New Law Keeps Violent Felons from Automatic First Offender Status
One of the news laws now in effect aims to keep violent felons from avoiding the full weight of the domestic violence prosecution through first-offender status. 88.9 WCVE’s Saraya Wintersmith reports the Delegate who sponsored the legislation is a freshman.
Virginia Delegate Mike Mullin (D-93) says before becoming a legislator, he noticed a loophole in Virginia law in his work as criminal prosecutor.
Before his bill HB 2064, only people with prior assault and battery convictions for violence against family members were disqualified from being treated as first-time offenders in domestic violence cases.
“We were having particularly violent felons, very bad people who had been convicted of things like malicious wounding or kid napping, who were taking advantage of a technicality in our criminal justice system and not being convicted of abusing their spouse,” Mullin told 88.9 WCVE in an interview this month.
“I had noticed that for years as a criminal prosecutor, and then when I finally came to the general assembly this year, I started talking with other members of the courts of justice committee and other prosecutors and they had seen the same thing that I had seen,” added Mullin.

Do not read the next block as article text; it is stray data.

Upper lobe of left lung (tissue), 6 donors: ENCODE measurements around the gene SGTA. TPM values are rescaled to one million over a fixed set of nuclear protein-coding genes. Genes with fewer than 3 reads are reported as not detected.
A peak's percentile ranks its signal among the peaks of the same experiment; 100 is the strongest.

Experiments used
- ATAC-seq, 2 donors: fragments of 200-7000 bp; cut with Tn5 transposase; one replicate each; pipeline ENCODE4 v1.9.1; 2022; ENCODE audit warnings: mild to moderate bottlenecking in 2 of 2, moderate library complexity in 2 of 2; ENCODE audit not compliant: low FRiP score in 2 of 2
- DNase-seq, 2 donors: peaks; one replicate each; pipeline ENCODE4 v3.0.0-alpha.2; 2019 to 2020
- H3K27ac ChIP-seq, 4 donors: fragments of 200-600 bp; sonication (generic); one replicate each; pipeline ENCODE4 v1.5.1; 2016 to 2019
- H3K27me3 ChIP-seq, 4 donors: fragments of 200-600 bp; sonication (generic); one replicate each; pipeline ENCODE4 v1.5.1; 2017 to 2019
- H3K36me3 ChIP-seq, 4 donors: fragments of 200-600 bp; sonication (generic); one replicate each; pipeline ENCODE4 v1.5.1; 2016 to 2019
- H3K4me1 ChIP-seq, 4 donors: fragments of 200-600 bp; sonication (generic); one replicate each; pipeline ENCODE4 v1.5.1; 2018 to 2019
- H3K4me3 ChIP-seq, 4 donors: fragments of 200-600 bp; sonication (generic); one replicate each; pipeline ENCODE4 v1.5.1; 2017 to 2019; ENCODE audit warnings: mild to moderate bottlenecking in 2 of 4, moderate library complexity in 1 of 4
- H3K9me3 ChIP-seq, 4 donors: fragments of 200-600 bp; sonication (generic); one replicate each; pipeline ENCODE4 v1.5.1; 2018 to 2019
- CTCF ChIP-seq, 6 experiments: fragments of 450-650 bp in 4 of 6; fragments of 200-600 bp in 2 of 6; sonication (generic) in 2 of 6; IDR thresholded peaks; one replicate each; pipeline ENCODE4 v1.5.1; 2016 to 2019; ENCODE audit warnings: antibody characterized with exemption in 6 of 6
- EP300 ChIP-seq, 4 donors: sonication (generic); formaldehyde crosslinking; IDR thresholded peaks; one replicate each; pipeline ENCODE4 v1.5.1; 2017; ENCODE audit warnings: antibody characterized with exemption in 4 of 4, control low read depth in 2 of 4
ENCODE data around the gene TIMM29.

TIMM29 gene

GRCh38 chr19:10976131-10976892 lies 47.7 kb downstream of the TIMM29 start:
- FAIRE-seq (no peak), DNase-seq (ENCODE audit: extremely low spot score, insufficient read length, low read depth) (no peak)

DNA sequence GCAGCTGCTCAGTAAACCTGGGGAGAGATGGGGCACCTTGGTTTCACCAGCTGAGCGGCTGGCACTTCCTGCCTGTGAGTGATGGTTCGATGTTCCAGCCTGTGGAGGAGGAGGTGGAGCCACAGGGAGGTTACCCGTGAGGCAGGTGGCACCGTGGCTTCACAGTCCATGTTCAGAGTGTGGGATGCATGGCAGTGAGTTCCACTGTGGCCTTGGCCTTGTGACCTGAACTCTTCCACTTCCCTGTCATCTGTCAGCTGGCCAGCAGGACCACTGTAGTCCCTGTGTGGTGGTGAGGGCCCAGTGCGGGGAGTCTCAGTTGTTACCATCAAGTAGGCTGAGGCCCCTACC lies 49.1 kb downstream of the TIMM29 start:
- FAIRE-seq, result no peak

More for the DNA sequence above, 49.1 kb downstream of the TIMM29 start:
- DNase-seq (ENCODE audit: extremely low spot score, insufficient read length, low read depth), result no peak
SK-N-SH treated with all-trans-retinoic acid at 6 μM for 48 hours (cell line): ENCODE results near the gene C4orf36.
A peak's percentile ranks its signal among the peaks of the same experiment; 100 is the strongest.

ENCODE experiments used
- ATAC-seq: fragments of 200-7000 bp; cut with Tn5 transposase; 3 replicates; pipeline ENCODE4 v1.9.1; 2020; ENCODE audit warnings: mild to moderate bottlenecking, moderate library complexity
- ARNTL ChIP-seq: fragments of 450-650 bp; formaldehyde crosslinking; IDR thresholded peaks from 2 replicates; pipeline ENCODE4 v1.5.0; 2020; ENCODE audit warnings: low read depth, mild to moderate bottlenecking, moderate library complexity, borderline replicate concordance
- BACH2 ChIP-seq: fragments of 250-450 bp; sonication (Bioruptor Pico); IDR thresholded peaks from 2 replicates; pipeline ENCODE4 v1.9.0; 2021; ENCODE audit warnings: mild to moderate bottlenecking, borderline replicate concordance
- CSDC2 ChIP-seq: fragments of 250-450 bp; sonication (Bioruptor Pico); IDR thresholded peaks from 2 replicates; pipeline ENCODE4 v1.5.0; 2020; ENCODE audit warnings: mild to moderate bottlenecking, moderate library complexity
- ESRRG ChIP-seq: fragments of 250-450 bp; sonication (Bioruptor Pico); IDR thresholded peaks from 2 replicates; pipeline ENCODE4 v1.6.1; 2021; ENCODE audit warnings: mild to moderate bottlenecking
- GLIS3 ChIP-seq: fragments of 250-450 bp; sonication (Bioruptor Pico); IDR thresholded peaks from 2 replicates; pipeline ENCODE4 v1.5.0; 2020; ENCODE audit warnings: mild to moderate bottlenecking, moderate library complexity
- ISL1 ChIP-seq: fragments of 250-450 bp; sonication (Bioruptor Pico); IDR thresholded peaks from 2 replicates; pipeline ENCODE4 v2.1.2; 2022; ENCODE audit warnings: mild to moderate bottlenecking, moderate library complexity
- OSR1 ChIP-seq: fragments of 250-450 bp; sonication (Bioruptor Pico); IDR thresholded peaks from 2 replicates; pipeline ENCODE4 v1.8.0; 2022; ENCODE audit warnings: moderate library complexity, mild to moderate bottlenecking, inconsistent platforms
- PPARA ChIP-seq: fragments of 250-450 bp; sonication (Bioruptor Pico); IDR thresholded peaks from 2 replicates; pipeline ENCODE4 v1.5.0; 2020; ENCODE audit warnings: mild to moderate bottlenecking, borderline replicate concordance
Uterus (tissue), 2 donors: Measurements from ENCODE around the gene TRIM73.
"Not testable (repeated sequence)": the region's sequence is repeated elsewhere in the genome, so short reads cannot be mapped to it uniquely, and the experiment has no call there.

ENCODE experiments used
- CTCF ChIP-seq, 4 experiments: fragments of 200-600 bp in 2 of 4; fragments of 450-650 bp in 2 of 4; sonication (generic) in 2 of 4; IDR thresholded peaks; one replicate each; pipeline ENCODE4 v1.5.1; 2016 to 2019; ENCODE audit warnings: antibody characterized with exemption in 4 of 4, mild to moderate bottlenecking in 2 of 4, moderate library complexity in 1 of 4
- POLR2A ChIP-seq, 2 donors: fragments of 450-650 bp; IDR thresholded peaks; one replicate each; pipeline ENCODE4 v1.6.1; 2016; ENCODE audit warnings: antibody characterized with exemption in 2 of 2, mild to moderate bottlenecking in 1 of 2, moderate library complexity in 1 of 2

Mullin’s bill, which became law earlier this month, now prevents people with any violent convictions from automatically being treated as first-time offenders. You can read more about the bill’s journey to becomig law here.
The new still law allows such felons to seek first-offender status as long as a prosecutor, a defense attorney and judge agree it is appropriate.
“We don’t want to prevent people from having the discretion that they need to be able to find the best outcomes for a particular family,” Delegate Mullin says. “What I want to make sure of is that everyone is kept safe, that people who abuse their spouse don’t get away with something.”